I graduated in Archaeology at the University of Bologna and, after a Master in Archaeological Science at the University of Milan, I obtained my PhD in Archaeobotany from the University of Cambridge. After the PhD I held sevral postdoctoral contracts, including a MSC cofund contract at Univeristat Pompeu Fabra. In 2014 I co-funded the research group Culture and Socio-Ecological Dynamics, recognised by the Catalan Agency for Management of University and Research Grants (AGAUR) as an excellence group. In 2017 I was awarded a Starting grant project from the ERC to work on the role of drought-tolerant crops on the long-term resilience and adaptation to drylands (RAINDROPS ERC-Stg-2017, 759800).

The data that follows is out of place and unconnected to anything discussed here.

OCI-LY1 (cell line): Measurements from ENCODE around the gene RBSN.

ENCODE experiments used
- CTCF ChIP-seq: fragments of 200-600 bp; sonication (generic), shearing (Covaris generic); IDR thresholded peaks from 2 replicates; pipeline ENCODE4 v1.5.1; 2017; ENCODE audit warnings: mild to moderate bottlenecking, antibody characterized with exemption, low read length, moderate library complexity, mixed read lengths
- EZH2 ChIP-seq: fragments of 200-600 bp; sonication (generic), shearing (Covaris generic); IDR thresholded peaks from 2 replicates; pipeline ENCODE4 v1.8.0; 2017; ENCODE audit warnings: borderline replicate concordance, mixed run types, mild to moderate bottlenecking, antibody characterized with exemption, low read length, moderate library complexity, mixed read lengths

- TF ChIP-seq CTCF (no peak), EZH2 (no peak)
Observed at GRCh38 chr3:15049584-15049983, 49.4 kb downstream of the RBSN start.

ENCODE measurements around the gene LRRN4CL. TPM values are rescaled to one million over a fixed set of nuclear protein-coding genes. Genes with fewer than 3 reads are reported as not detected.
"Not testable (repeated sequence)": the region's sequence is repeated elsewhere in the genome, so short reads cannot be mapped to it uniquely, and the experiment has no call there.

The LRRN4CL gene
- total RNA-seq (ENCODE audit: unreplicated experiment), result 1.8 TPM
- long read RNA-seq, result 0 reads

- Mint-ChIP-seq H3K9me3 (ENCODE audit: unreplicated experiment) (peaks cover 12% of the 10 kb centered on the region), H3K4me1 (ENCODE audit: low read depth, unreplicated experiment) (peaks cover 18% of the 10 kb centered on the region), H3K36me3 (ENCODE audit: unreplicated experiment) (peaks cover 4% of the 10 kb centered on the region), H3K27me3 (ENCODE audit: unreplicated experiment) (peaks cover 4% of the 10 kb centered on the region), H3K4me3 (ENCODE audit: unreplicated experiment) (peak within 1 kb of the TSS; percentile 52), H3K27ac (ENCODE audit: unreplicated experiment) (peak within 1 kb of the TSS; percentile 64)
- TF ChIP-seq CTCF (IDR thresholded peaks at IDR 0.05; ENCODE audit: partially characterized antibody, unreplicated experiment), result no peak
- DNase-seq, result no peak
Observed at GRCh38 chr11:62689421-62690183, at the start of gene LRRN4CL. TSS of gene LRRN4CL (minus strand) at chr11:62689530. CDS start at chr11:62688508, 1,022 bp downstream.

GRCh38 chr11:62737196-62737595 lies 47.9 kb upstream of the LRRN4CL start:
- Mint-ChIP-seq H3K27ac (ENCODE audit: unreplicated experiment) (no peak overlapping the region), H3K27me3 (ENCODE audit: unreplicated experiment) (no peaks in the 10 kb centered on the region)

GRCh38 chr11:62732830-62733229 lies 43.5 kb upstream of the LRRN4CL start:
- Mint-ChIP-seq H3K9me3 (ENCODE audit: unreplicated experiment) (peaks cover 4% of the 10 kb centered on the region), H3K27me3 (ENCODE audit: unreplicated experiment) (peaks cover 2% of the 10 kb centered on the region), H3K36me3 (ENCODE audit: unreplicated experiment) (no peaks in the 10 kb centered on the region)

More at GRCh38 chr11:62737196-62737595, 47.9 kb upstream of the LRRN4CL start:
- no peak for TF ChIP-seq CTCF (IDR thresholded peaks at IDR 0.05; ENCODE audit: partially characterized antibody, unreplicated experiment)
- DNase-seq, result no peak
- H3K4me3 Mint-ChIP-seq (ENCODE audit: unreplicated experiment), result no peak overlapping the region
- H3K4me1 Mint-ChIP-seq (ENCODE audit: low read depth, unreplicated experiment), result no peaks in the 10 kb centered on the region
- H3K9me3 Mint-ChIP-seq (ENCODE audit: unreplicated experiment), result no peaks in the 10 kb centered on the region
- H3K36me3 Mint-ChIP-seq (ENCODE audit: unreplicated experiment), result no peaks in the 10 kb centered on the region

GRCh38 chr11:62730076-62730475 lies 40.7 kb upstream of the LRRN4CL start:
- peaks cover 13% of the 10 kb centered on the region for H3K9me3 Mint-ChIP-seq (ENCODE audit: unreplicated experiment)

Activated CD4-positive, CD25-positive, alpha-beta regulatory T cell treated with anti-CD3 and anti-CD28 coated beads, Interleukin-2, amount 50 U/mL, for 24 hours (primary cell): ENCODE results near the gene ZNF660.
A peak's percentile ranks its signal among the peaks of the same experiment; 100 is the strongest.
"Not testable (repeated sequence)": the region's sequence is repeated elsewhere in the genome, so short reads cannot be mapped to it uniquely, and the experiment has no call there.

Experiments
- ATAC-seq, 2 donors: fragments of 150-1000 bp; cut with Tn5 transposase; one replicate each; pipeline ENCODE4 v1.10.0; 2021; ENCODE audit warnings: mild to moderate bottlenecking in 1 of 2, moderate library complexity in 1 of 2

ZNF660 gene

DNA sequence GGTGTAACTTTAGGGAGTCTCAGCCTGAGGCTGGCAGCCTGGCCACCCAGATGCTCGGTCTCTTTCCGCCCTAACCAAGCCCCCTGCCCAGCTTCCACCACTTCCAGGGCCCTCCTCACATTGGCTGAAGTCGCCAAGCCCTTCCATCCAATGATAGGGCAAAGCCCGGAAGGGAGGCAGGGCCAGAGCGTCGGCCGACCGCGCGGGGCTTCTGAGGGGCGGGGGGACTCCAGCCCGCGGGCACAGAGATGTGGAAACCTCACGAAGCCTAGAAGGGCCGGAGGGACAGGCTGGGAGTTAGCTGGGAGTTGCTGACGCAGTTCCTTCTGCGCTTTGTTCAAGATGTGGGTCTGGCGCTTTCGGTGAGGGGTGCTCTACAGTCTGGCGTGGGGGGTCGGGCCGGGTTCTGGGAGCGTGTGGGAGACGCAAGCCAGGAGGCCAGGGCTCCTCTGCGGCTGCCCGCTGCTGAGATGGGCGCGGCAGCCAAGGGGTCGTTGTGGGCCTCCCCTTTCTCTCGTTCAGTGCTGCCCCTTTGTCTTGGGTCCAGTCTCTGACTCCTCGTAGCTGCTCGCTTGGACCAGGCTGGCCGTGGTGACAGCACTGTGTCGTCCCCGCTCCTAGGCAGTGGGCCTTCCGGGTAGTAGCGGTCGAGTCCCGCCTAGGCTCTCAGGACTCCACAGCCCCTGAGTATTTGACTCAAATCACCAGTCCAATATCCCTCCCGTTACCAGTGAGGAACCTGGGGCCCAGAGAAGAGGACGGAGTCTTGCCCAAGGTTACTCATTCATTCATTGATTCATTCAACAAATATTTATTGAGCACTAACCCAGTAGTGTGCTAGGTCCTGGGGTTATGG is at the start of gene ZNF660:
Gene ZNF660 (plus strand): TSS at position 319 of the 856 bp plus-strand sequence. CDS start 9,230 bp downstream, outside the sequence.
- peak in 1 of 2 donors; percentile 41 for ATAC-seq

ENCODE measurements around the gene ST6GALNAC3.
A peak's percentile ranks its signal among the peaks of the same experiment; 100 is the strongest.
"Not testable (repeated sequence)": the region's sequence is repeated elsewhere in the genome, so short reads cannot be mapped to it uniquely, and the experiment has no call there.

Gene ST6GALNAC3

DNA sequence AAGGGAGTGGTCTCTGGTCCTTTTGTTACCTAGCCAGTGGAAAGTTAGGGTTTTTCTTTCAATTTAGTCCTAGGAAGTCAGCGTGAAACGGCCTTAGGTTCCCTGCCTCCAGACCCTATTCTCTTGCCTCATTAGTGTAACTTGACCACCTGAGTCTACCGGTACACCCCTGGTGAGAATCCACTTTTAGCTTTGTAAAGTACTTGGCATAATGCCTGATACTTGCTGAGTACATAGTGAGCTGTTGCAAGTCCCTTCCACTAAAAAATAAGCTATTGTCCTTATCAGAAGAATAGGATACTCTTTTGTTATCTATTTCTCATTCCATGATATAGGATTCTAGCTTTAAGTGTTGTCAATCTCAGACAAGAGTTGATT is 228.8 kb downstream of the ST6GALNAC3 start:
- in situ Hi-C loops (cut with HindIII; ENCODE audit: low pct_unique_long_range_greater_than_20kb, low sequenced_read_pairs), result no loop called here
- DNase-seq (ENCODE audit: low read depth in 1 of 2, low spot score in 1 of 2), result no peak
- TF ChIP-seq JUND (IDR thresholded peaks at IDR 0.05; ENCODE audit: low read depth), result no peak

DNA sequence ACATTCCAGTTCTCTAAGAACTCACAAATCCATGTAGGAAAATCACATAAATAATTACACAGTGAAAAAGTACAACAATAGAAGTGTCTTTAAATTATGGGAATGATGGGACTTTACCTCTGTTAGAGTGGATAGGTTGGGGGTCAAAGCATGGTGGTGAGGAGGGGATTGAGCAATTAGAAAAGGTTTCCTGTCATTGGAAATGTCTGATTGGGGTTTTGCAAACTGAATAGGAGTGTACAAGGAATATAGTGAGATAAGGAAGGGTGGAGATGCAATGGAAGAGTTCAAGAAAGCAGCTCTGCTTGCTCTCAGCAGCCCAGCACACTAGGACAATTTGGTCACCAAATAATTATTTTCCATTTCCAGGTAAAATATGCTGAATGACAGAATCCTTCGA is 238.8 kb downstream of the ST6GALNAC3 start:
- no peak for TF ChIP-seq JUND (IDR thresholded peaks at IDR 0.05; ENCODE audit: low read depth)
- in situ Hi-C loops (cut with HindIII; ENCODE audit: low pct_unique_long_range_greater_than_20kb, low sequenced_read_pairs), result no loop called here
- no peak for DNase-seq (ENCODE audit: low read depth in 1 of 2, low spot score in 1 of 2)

I am an archaeobotanist and quantitative archaeologist specialised in long-term human ecology of drylands. I combine methods from plant sciences, ethnography and archaeology with statistical analysis, modelling and simulation to study plant-related activities. Specifically, my work addresses the essential role of the so-called secondary resources (e.g., millets as foodstuff, dung as fuel, etc.) for the adaptation and resilience of past and present socio-ecological systems in drylands. I conduct research in South Asia, Europe, Near East, Africa and South America, covering a chronology that span from Early Neolithic to historic periods, with a special focus on South Asian Bronze Age and African late prehistory. I strongly believe in the importance of upholding Responsible Research and Innovation practices, by fully complying with the principles of ethical research, open access, civil society engagement and by incorporating a gender perspective to my work.